See the Control Plane document for more detailed information about the control plane.

Compute Space

The compute space is simply the compute environments where the user's applications run. Threeport is a natively multi-cluster orchestrator so the compute space includes all the Kubernetes clusters hosting workloads. Any number of environments in any region on any supported cloud provider can be managed be a part of the compute space and managed with a single Threeport control plane.

Note: Today, AWS is the only supported cloud provider and Kubernetes is the only supported runtime. However, we plan to add additional providers and runtimes in the future.

Threeport Compute Space

Bootstrapping Threeport

Threeport itself runs on Kubernetes. As such, Threeport needs a bootstrapping mechanism to create the environment for the Threeport control plane.

The Threeport CLI, tptctl provides that bootstrapping.

See the tptctl install guide for a guide on installing the tptctl command line tool.

See the Remote Threeport guide for a walk through on installing Threeport in AWS using tptctl.

Threeport Bootstrapping

The tptctl up command executes the following steps when installing on AWS:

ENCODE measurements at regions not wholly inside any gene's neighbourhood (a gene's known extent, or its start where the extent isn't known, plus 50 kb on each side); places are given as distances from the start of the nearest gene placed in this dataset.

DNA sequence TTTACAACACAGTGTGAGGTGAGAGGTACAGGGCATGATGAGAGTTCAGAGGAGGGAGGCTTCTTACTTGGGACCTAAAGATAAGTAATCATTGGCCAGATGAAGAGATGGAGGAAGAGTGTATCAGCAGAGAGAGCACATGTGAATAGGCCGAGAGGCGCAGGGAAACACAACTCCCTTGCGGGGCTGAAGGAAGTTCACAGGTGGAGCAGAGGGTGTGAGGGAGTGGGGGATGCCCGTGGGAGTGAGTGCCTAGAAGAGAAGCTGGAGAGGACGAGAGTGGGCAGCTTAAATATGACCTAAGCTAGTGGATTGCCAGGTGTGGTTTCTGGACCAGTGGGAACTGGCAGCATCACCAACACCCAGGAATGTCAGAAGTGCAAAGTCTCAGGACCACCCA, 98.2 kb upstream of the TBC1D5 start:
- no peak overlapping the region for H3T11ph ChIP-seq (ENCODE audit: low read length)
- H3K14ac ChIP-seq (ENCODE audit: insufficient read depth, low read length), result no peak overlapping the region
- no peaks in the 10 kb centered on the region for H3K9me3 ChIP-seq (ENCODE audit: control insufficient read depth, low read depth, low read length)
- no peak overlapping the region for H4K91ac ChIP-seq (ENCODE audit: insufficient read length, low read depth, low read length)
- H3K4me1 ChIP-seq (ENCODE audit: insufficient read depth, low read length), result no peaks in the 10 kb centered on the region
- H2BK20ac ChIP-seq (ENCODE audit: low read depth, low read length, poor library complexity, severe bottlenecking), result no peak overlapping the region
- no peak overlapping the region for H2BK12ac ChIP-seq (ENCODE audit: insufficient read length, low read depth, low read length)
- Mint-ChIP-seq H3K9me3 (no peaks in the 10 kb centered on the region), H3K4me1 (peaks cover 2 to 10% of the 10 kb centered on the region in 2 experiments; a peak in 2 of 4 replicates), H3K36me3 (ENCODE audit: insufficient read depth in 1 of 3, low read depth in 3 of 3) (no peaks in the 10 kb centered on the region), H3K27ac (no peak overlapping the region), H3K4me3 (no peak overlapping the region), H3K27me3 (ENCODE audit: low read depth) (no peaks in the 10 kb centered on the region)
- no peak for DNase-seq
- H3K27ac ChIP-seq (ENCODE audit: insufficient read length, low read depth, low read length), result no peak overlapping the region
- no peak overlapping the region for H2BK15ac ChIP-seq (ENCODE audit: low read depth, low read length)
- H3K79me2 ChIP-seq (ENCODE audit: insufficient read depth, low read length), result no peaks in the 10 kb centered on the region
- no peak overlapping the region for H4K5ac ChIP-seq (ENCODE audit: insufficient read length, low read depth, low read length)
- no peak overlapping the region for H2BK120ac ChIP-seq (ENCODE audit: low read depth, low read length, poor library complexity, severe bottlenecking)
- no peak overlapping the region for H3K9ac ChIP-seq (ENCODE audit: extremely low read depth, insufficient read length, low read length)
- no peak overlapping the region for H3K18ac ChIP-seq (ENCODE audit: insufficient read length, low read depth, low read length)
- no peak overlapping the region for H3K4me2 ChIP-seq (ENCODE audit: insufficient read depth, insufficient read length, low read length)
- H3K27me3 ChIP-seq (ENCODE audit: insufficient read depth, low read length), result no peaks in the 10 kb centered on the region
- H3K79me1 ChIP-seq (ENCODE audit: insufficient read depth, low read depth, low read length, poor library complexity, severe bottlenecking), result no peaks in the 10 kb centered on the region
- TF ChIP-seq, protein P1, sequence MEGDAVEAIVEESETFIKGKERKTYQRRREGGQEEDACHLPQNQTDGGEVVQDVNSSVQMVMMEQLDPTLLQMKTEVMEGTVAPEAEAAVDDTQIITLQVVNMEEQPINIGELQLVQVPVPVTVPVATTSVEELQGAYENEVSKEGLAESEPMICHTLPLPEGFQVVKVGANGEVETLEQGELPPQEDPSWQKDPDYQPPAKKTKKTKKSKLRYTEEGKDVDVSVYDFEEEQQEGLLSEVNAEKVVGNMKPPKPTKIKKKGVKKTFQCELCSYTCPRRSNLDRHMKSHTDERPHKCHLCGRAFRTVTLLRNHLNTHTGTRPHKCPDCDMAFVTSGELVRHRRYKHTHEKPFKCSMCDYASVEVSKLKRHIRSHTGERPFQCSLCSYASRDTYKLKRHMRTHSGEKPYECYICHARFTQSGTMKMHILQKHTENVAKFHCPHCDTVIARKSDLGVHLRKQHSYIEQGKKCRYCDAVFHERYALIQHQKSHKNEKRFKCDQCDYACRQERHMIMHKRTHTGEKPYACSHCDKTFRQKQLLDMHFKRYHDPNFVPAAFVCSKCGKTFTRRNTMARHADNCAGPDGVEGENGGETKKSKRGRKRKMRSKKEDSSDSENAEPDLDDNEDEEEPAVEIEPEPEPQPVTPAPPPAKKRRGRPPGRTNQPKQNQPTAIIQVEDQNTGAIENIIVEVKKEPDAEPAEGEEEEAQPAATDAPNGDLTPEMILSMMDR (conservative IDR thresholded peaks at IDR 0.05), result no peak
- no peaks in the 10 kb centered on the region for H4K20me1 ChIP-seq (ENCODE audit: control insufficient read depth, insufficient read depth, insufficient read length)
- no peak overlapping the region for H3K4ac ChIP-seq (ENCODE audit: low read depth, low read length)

1. The user's local AWS config and credentials are referenced to call the AWS API and install Kubernetes using the EKS service.
  2. Once the Kubernetes cluster is available, the Kubernetes API is called to install the Threeport control plane components.
  3. Once the Threeport control plane is up, the Threeport API is called to register the provisioned Kubernetes environment with the system so that it may be used as a part of the compute space for tenant workloads if desired.
  4. Finally, the user's local Threeport config is updated with connection details and credentials so the user can securely connect to the Threeport API with tptctl to manage their applications.

A Threeport control plane can also be installed locally on a user's workstation using kind for local testing and development. See our Local Threeport guide for instructions on installing Threeport locally. With a local Threeport control plane, the user can then deploy Kubernetes clusters in the cloud and deploy workloads there. However, this is only recommended for testing and development. Don't use local Threeport control planes to run important production workloads.

Next Steps

See our Control Plane document for more architectural detail on the Threeport control plane and the Threeport Controllers document for information about how Threeport controllers work.